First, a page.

Article provided by SchoemanLaw Inc
Employees in the same organisation are often remunerated differently. According to employment legislation in South Africa, no one may be unfairly discriminated against.
Section 6 of the Employment Equity Act1 as amended (hereinafter “the Act”), states that a difference in terms and conditions of employment between Employees of the same Employer performing the same or substantially the same work of equal value, that is directly or indirectly based on the grounds of race, gender, pregnancy, marital status, family responsibility, ethnic or social origin, colour, belief, political opinion, culture language, birth or any other arbitrary ground amounts to unfair discrimination. In Duma vs Minister of Correctional Services & Others,2 a judgement in the Labour Court, the Court had to determine whether the failure to pay an Employee in one province the same remuneration as Employees in the same positions in other provinces constitutes unfair discrimination based on the arbitrary ground of ‘geographical location’.
In 2012, Duma referred an unfair discrimination dispute to the Labour Court, claiming that she was unfairly discriminated against on the arbitrary ground of the geographic location of her post. She claimed that, in her position as Western Cape Senior Correctional Officer, she was paid less than comparable positions in other provinces. Importantly, rather than attempting to justify any such remuneration differences that existed between posts in different regions, it appears the Employer in its defence chose to deny that it had discriminated against Duma.
The Labour Court was required to apply the unfair discrimination definition before it was amended in 2014 to include ‘discrimination on any other arbitrary ground’. The Court nonetheless found that the conduct infringed on Duma’s dignity. It found that it was entirely an arbitrary conduct for an Employee who is remunerated more, simply because they reside in a particular province.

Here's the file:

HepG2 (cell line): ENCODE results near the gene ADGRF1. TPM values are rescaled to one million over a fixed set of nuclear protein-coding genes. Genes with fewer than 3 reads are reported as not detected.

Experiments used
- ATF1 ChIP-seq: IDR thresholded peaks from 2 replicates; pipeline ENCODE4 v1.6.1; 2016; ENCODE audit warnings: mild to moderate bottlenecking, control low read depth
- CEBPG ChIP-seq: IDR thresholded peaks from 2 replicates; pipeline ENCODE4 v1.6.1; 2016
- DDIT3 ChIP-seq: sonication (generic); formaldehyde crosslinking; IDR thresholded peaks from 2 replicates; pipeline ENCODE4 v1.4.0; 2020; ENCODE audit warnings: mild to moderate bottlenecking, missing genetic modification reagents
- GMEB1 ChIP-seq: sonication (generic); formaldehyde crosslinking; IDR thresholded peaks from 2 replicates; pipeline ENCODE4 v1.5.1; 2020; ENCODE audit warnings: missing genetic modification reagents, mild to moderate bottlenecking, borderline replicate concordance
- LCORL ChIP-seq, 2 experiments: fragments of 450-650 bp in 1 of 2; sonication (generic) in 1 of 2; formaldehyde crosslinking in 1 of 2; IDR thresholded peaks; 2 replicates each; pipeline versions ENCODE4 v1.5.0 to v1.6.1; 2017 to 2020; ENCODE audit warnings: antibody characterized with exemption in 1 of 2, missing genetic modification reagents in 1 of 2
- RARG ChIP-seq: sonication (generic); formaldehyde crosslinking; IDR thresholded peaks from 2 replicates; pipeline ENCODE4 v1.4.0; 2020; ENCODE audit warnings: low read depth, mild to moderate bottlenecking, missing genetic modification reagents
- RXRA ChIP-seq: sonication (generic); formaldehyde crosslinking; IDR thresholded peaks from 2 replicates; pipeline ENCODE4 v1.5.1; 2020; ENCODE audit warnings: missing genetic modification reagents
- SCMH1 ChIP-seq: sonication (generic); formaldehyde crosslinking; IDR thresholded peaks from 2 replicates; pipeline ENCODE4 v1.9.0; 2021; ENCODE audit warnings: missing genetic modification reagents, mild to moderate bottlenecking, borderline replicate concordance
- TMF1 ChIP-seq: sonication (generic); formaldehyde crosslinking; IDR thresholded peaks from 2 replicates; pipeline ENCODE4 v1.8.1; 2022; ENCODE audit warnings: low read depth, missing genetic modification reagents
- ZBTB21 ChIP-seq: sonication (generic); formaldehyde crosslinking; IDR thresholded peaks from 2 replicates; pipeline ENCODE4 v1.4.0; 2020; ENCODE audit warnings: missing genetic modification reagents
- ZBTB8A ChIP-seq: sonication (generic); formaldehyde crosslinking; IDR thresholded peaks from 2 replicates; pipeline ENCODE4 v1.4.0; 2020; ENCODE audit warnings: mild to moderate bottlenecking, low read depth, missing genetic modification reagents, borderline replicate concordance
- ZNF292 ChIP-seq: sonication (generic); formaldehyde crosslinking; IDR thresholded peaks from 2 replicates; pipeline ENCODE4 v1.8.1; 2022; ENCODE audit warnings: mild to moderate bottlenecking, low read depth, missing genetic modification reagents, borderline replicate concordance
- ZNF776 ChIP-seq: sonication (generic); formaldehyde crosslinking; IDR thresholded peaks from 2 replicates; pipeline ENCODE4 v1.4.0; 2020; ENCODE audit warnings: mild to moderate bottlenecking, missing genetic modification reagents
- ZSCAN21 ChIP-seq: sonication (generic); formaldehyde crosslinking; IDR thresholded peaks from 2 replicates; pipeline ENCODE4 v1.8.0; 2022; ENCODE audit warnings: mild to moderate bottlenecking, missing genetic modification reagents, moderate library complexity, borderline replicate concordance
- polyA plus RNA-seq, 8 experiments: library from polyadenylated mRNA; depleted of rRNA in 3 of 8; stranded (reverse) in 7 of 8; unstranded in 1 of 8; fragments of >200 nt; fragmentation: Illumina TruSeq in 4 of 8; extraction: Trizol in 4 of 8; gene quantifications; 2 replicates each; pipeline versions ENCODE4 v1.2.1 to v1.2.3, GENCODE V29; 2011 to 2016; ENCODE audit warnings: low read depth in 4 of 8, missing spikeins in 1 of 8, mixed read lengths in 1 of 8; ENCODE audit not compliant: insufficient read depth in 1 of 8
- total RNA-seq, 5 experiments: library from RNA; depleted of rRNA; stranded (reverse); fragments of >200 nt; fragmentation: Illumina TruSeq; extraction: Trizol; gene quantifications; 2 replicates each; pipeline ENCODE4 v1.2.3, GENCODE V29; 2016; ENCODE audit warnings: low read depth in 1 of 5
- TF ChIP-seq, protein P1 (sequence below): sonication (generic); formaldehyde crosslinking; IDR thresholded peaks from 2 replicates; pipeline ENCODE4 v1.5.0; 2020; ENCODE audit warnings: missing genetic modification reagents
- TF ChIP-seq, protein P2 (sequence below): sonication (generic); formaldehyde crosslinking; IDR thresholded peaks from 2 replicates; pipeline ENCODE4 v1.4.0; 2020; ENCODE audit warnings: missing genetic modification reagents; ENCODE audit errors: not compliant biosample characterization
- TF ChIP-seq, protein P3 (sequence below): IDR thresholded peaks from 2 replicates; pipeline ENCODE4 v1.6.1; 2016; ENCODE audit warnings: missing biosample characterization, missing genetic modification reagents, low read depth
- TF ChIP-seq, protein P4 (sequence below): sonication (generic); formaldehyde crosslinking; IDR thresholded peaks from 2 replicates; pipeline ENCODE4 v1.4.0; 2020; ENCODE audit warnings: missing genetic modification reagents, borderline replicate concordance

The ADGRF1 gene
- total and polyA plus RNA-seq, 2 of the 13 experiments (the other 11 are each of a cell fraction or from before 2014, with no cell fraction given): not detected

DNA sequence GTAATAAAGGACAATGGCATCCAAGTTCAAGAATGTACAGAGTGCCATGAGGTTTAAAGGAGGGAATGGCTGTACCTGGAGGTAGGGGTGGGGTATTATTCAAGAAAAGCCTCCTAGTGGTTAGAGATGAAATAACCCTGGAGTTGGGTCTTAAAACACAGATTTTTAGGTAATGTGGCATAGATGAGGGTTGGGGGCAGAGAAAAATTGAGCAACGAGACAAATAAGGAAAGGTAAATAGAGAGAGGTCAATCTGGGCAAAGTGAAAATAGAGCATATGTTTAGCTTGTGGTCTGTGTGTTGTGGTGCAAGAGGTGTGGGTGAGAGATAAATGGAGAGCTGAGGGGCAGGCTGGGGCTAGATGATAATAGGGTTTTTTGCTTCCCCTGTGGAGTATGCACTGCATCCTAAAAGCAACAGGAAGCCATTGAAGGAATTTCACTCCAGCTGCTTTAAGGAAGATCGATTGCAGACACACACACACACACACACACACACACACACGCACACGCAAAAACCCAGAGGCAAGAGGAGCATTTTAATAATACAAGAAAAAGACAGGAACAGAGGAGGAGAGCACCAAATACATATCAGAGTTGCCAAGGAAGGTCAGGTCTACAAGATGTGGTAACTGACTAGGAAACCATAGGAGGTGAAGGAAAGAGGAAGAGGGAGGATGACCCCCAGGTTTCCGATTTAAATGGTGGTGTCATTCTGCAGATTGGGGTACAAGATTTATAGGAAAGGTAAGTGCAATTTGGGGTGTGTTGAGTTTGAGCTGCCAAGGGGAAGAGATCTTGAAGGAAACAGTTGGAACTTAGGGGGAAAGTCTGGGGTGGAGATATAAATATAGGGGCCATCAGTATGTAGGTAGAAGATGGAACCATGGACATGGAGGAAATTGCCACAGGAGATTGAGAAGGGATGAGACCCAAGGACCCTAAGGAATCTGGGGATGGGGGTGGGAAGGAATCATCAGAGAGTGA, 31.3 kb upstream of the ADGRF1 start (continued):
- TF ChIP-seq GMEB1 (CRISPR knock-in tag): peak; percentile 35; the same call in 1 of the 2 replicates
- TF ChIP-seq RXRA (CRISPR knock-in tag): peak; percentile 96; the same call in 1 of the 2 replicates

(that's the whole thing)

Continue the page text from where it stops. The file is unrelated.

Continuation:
The Labour Court awarded Duma compensation based on the difference between the remuneration she actually received, and what she should have received had she been correctly graded, retrospectively for the three years before she lodged her Labour Court claim and up to the date of the order. Going forward, the Employer was ordered, within a calendar month, to adjust her current remuneration to the required level.
The judgment demonstrates that the test for determining unfair pay discrimination based on an arbitrary ground requires more than a mere differentiation in the workplace, which the Act itself does not regulate, but must show it is irrational (i.e. there was no legitimate purpose for the differentiation). Moreover, when determining unfair (pay) discrimination on an arbitrary ground there must be an element to potentially impair fundamental human dignity or that would otherwise affect the individual in a comparably serious manner.
Employers must ensure that if there is a particular remuneration differentiation between Employees who are employed in different cities or provinces, that there is proper justification for the differentiation, or they may be at risk of adverse judgements in favour of their Employees.
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1 Act 55 of 1998
2 (C604/2012)  ZALCCT 6